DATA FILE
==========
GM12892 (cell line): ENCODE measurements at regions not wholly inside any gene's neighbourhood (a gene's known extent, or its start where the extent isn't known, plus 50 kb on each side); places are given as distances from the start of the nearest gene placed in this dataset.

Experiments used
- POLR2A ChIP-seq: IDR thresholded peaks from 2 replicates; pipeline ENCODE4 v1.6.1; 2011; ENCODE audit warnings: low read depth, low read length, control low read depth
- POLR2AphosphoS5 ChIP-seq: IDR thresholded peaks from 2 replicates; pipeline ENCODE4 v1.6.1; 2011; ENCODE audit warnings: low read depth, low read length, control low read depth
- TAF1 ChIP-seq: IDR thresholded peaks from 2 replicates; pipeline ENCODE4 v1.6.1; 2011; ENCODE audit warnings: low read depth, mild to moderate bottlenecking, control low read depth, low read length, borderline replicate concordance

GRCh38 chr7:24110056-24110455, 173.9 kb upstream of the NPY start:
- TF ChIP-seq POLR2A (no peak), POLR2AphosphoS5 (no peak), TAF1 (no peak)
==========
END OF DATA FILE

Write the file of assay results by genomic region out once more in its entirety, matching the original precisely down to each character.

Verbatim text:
GM12892 (cell line): ENCODE measurements at regions not wholly inside any gene's neighbourhood (a gene's known extent, or its start where the extent isn't known, plus 50 kb on each side); places are given as distances from the start of the nearest gene placed in this dataset.

Experiments used
- POLR2A ChIP-seq: IDR thresholded peaks from 2 replicates; pipeline ENCODE4 v1.6.1; 2011; ENCODE audit warnings: low read depth, low read length, control low read depth
- POLR2AphosphoS5 ChIP-seq: IDR thresholded peaks from 2 replicates; pipeline ENCODE4 v1.6.1; 2011; ENCODE audit warnings: low read depth, low read length, control low read depth
- TAF1 ChIP-seq: IDR thresholded peaks from 2 replicates; pipeline ENCODE4 v1.6.1; 2011; ENCODE audit warnings: low read depth, mild to moderate bottlenecking, control low read depth, low read length, borderline replicate concordance

GRCh38 chr7:24110056-24110455, 173.9 kb upstream of the NPY start:
- TF ChIP-seq POLR2A (no peak), POLR2AphosphoS5 (no peak), TAF1 (no peak)